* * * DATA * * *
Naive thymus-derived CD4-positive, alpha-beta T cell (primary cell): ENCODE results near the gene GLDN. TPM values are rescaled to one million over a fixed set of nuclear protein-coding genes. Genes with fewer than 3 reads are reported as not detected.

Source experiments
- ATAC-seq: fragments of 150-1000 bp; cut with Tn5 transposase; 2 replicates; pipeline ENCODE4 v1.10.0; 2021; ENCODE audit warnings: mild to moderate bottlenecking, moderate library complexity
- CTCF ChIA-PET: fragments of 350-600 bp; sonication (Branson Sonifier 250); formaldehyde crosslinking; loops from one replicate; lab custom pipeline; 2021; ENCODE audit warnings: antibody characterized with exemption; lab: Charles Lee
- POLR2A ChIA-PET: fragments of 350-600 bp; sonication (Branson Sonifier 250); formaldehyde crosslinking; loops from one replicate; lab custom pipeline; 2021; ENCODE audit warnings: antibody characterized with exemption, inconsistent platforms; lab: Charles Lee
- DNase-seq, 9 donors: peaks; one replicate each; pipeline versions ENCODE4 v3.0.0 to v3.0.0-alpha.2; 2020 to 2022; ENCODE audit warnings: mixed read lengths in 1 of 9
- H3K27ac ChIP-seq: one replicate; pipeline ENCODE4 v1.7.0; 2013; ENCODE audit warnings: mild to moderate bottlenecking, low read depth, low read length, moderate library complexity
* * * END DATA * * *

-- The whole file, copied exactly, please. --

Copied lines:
Naive thymus-derived CD4-positive, alpha-beta T cell (primary cell): ENCODE results near the gene GLDN. TPM values are rescaled to one million over a fixed set of nuclear protein-coding genes. Genes with fewer than 3 reads are reported as not detected.

Source experiments
- ATAC-seq: fragments of 150-1000 bp; cut with Tn5 transposase; 2 replicates; pipeline ENCODE4 v1.10.0; 2021; ENCODE audit warnings: mild to moderate bottlenecking, moderate library complexity
- CTCF ChIA-PET: fragments of 350-600 bp; sonication (Branson Sonifier 250); formaldehyde crosslinking; loops from one replicate; lab custom pipeline; 2021; ENCODE audit warnings: antibody characterized with exemption; lab: Charles Lee
- POLR2A ChIA-PET: fragments of 350-600 bp; sonication (Branson Sonifier 250); formaldehyde crosslinking; loops from one replicate; lab custom pipeline; 2021; ENCODE audit warnings: antibody characterized with exemption, inconsistent platforms; lab: Charles Lee
- DNase-seq, 9 donors: peaks; one replicate each; pipeline versions ENCODE4 v3.0.0 to v3.0.0-alpha.2; 2020 to 2022; ENCODE audit warnings: mixed read lengths in 1 of 9
- H3K27ac ChIP-seq: one replicate; pipeline ENCODE4 v1.7.0; 2013; ENCODE audit warnings: mild to moderate bottlenecking, low read depth, low read length, moderate library complexity